Four limited partners are involved in the Freeport LNG expansion project, including Freeport LNG Investments, ZHA FLNG Purchaser, Dow Chemical Co. subsidiary Texas LNG Holdings and Osaka Gas subsidiary Turbo LNG.

Michael Smith, the chief executive officer of Freeport LNG, cheered the export approval as “a key development milestone for the initial phase” of the project.

“We applaud the DOE on its thorough and balanced analysis of the public benefits of LNG exports to the United States,” Smith said in a statement. “The overwhelming evidence in favor of LNG exports generated during the DOE’s two- and-a-half year review, definitively confirms that the DOE should act swiftly to approve additional pending LNG export applications.”

The Freeport facility launched operations in 2008 as an import terminal capable of regasifying LNG offloaded from tankers so that it could be used in the United States. But the company’s timing clashed with the market; the facility went online just as domestic natural gas production started to climb. Now, the United States has little need to import the fossil fuel and instead has a glut of natural gas, largely harvested using a combination of hydraulic fracturing and horizontal drilling techniques.

While industry leaders cheered the decision, energy analysts cautioned it was still unclear how quickly the Energy Department would vet the  19 remaining applications to export 25 billion cubic feet per day of natural gas to countries that don’t have free-trade agreements with the United States.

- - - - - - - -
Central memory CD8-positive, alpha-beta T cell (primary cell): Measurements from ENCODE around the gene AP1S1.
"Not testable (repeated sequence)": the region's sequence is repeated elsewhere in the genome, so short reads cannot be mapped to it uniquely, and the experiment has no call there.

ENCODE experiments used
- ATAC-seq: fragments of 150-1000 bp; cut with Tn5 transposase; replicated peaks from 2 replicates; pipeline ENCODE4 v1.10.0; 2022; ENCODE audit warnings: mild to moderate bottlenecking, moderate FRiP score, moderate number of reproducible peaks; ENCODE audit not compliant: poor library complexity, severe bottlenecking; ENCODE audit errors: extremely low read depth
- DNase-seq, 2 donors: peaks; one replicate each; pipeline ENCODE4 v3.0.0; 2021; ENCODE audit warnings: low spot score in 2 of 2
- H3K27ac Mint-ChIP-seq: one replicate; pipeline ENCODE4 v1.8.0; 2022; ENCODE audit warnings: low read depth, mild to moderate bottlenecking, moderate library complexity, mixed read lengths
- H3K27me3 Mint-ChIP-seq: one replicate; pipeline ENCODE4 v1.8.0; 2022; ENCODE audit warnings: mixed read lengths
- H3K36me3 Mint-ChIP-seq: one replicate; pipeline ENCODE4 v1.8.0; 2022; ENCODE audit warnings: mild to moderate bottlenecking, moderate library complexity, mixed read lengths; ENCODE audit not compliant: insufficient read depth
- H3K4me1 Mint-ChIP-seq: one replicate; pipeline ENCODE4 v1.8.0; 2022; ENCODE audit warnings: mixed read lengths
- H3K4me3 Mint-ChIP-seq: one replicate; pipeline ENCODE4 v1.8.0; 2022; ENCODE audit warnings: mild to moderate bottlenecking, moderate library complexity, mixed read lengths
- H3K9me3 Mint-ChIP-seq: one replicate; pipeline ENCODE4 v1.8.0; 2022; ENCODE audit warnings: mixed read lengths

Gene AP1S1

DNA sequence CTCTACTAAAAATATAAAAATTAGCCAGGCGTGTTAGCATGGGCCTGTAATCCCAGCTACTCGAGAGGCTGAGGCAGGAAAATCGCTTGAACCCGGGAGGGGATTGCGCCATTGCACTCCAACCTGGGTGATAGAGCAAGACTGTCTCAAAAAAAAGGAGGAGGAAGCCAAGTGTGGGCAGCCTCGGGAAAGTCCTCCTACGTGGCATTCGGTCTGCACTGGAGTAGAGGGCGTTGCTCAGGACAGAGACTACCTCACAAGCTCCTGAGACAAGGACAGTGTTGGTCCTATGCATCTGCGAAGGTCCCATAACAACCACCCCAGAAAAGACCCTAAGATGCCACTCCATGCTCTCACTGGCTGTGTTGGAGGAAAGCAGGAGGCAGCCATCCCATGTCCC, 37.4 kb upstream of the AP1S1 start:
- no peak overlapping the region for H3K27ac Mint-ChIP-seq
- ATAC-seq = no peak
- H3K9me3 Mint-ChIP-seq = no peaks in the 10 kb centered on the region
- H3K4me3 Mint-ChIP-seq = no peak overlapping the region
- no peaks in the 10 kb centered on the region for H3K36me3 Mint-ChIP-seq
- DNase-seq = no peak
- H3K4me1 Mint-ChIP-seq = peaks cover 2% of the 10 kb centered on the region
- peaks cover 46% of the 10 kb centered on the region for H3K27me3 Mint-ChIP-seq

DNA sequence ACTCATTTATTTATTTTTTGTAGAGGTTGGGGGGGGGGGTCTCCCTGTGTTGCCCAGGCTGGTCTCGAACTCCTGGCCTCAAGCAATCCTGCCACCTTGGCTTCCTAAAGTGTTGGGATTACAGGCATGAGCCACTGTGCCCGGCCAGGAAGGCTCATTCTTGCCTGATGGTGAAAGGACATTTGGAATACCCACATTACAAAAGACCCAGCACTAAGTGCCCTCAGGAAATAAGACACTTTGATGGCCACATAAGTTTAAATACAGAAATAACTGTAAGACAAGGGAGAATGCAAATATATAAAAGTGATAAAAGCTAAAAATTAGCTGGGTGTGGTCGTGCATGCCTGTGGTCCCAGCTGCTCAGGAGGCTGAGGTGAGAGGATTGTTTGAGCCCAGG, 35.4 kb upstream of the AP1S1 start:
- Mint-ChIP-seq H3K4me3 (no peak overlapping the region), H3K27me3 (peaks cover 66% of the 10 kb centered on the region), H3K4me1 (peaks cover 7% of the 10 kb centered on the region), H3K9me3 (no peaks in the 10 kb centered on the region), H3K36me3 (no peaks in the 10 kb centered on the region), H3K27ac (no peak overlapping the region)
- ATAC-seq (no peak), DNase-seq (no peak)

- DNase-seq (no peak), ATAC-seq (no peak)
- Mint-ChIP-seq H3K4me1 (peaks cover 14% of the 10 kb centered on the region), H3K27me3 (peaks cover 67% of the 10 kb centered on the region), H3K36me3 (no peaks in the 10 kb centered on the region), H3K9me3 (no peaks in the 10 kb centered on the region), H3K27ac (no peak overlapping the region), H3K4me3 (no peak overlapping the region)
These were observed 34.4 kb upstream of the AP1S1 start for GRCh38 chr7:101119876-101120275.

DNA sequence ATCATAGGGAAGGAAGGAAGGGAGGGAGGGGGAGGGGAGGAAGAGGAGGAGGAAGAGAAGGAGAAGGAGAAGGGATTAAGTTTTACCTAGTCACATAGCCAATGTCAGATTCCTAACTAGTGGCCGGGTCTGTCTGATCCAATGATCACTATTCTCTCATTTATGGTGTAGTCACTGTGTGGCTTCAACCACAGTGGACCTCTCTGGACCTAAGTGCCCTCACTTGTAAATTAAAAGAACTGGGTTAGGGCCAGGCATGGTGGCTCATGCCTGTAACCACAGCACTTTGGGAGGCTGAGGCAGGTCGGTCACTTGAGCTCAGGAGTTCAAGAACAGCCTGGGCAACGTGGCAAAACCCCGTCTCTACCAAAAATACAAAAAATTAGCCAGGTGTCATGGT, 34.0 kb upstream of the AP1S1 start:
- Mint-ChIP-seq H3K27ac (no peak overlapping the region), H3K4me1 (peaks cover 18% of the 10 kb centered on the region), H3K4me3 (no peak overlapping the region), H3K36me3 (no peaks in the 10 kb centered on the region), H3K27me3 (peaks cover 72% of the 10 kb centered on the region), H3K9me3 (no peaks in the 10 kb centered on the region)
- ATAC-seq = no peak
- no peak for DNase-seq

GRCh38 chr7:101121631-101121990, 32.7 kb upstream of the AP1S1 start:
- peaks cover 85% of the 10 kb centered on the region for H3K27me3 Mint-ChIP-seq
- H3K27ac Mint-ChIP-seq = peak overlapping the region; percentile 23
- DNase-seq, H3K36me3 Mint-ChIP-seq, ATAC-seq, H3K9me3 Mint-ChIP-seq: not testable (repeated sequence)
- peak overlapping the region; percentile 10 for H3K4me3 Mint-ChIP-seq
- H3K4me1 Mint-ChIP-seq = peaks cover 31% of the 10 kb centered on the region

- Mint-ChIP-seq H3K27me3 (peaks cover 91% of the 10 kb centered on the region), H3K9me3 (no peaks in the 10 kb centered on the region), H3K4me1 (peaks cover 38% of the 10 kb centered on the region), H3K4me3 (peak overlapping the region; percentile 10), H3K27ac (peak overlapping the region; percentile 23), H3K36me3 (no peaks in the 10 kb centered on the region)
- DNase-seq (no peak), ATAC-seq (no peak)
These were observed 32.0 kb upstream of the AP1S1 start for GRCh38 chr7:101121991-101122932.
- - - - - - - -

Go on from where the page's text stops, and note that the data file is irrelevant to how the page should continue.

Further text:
In a news release announcing the Freeport decision Friday, the Energy Department affirmed it would consider the application on a case-by-case basis, going in the order the proposals were filed with the government. Next up is Lake Charles Exports LLC, Carib Energy LLC and a proposed expansion of the Dominion Cove Point LNG terminal in Maryland.

Sen. Ron Wyden, D-Ore., the head of the Senate Energy and Natural Resources Committee, said he expects the Energy Department will use those case-by-case reviews “to assess the market impacts of each export decision after it announced, to ensure American consumers are not harmed by large-scale exports.”

Bill Cooper, president of the Center for Liquefied Natural Gas, noted that Freeport’s approval comes nearly two and a half years after the company first applied for an export license.

“It is significant, because they have acted,” Cooper said. “The industry as a whole has waited a long time for this.”

“What I really find encouraging is the issuance of an order that adheres to the statutory regulatory framework” for reviewing these applications, Cooper said. “They convey regulatory certainty in this order — in the way they view these applications — but knowing the timelines would provide the additional regulatory certainty that the applicants needed.”

Related story: Senators grapple with free trade questions surrounding natural gas exports

Christopher Smith, the acting assistant secretary for fossil energy, has stressed that in reviewing the export applications, regulators were considering a wide array of factors, including trade, jobs, energy security, environmental issues, the effects on price and the impact on businesses that heavily use the fossil fuel.

A study commissioned by the Energy Department last year concluded that the United States would score a broad net economic gain even if regulators allowed unlimited natural gas exports. Critics said the report relied on old data and papered over the potential job losses and economic damage to domestic manufacturing and other sectors.